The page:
With all the science of genetics, and genetic engineering, would reviving an extinct species possible?
Yes, akin the story of "Jurassic Park".
Would it be possible now, with the science we have today?
This is a slightly tricky question - in that it's certainly plausable that some species could be ressurected, but probably not others (at least, not with technology as it stands).
The easiest way - cloning from preserved tissue/cells.
For recently extinct species that have close living relatives, cloning is one way get them back. You could take the nucleus from a normal 'body' cell in the preserved tissue and implant it in the egg or a modern relative of the original species (so called Somatic Cell Nuclear Transfer). Researchers tried this with a sub-species of goat that went extinct at the turn of the century, but failed. It's likely that part of the problem here, is that embryonic development of mammals depends greatly on cues from the mother - and the domestic goat used in these attempts may have been a poor surrogate. I gather the mammoth example cited in another answer is attempting to take the same route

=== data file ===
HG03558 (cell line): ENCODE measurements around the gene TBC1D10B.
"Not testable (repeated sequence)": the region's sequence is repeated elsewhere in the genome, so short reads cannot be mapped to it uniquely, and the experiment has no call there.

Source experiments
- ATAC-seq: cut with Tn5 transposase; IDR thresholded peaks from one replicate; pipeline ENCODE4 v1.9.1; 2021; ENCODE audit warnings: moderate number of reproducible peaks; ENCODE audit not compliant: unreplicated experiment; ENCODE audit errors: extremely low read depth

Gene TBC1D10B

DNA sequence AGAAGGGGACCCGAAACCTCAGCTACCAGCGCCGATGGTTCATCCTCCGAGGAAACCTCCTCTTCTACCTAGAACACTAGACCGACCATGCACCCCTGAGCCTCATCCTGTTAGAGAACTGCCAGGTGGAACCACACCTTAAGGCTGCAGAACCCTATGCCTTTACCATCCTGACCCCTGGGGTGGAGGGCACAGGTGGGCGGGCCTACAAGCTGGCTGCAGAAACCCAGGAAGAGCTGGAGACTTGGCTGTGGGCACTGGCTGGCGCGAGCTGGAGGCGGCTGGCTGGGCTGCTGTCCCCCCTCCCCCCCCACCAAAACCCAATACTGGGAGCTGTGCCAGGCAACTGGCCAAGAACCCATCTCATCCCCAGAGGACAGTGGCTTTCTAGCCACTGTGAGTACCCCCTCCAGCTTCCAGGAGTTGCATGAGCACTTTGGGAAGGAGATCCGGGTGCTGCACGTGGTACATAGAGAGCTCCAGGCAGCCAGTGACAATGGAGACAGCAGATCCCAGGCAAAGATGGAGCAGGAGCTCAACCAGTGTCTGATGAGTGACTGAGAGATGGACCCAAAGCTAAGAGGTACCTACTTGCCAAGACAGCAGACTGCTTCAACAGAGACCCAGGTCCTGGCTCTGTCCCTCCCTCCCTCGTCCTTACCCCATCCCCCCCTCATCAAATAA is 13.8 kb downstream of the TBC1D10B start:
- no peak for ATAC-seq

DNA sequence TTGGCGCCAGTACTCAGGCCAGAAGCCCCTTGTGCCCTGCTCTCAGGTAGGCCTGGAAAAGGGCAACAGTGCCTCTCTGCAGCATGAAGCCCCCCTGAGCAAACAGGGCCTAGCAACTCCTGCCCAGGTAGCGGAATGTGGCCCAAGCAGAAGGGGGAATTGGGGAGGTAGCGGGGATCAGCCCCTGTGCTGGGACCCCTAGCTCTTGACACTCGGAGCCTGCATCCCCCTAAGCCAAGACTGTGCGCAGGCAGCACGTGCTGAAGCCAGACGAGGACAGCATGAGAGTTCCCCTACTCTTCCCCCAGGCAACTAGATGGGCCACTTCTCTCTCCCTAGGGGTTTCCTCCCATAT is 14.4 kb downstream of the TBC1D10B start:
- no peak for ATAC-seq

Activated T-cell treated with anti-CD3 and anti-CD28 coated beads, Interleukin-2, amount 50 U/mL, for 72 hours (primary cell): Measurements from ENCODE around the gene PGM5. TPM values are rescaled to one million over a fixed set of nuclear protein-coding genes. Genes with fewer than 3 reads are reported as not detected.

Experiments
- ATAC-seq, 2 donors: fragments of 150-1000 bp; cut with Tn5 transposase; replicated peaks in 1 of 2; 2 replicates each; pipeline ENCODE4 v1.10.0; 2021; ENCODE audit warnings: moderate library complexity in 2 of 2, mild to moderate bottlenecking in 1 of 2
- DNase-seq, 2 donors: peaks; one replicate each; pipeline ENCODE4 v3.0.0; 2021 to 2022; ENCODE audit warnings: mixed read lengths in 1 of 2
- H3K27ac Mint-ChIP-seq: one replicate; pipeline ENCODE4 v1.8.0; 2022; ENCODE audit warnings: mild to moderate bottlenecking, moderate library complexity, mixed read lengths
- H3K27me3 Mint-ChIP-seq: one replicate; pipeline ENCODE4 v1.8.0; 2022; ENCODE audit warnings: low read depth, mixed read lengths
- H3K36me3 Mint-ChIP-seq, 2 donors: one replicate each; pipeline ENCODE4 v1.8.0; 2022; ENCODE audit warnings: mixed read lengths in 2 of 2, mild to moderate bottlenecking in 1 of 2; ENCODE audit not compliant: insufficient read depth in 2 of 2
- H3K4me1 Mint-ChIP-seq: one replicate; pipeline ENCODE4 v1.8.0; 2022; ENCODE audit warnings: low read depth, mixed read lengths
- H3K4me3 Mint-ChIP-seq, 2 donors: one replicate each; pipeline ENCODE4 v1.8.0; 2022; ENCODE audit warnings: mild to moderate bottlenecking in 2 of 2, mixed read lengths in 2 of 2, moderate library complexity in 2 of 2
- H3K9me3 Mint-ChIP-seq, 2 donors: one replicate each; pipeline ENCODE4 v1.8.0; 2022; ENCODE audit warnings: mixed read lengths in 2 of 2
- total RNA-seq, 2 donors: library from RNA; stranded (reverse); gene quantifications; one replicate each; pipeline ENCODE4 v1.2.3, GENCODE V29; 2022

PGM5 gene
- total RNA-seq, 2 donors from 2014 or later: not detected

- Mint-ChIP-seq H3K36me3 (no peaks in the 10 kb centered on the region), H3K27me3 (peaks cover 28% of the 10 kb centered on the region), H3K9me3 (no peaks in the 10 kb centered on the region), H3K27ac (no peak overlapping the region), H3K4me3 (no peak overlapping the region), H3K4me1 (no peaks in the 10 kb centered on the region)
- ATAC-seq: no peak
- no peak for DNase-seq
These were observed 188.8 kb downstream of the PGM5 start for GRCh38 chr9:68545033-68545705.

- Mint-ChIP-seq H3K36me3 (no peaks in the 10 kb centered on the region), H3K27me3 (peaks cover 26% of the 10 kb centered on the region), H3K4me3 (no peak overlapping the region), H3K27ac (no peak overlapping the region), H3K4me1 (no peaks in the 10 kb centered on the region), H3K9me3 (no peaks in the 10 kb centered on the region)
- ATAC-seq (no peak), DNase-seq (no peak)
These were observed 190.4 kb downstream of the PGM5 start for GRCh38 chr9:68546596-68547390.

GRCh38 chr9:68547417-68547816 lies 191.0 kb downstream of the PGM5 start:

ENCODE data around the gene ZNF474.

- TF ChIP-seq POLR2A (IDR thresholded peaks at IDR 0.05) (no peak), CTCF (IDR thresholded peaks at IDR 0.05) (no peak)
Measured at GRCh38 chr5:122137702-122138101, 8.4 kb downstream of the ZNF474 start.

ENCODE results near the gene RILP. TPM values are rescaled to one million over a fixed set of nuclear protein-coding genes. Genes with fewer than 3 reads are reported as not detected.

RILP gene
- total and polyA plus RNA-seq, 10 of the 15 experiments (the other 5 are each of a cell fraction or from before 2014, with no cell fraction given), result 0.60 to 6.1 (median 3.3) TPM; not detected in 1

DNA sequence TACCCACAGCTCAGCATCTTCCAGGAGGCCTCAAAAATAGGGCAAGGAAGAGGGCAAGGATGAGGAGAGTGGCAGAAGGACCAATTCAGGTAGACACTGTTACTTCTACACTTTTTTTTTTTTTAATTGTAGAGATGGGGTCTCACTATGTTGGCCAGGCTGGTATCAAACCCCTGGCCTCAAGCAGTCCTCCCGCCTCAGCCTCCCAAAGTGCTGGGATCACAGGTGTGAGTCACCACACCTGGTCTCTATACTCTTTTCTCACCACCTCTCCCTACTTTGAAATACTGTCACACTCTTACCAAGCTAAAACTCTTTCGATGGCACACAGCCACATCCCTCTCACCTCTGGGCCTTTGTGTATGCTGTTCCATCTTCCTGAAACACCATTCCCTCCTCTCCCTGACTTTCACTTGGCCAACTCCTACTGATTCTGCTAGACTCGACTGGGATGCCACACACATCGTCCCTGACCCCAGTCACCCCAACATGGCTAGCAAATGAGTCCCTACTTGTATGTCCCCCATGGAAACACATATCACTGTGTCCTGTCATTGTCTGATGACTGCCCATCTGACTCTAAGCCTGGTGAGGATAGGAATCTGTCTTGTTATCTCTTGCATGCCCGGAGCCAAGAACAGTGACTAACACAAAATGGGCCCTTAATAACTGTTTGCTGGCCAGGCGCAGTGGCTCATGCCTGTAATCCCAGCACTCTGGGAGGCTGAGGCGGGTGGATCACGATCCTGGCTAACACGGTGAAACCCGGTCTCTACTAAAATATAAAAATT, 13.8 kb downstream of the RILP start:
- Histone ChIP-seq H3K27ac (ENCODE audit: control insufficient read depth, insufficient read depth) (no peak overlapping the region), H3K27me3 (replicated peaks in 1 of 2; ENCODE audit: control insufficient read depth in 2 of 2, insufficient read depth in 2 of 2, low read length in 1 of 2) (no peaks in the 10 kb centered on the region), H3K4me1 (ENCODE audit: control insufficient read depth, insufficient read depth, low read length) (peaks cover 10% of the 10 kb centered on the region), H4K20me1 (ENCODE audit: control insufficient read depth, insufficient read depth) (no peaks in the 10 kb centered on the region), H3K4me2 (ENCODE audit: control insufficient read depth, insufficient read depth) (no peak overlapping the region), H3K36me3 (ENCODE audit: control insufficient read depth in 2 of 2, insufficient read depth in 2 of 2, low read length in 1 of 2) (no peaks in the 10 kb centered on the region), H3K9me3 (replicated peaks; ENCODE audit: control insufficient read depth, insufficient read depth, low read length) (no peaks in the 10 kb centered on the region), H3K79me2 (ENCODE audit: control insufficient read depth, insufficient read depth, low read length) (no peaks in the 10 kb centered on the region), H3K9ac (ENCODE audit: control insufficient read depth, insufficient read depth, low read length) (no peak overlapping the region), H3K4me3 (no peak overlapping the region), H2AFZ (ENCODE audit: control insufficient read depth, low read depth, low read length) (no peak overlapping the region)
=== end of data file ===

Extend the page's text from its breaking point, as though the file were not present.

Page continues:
A harder way - creating a synthetic genome
For most species that people would want to resurrect, well preserved cells or tissue just aren't avaliable. In these cases it might be possible to use ancient DNA techniques get genomic sequences (especially creatures that die in permafrost like mammoths!). The problem here is going from DNA sequences as letters on a computer to a physical genome. It's possible to make a synthetic bacterial genome, but even that had to be inserted into an existing cell. Inserting a eukarotic genome into the nucleus of egg cell would be much harder, because eukaryote genomes are (mainly) big, and packaging them into chromosomes is very complex (try to ignore the 90s webdesign there...).
Once you'd done that you still have the problem of finding a surrogate the develop the eggs, or a machine to do the job. Not easy.
It's possible we will eventually be able to do all this. But it's a long from the synthetic bacterial genome to there.
If you count viruses, then yes, it has been done: Reconstruction of the 1918 Spanish flu pandemic virus
All the information that you need to revive an extinct specifies should be stored in the DNA. With present technology that means that you can theoretically revive specieses that died in the last ~100 000 years. There are currently efforts underway to revive mammoths.
It is very possible, if you can find the DNA. Some people claim to have found dinosaur DNA, and if they have then it would still require at least an almost complete genome to create something (a living, working cell) with that DNA. Frozen creatures like the mammoths that are often found in Arctic ice would be much easier to clone than creatures from the tropics (for example, if you found a ground sloth carcass, it would probably be too far decayed, even if some original material was preserved).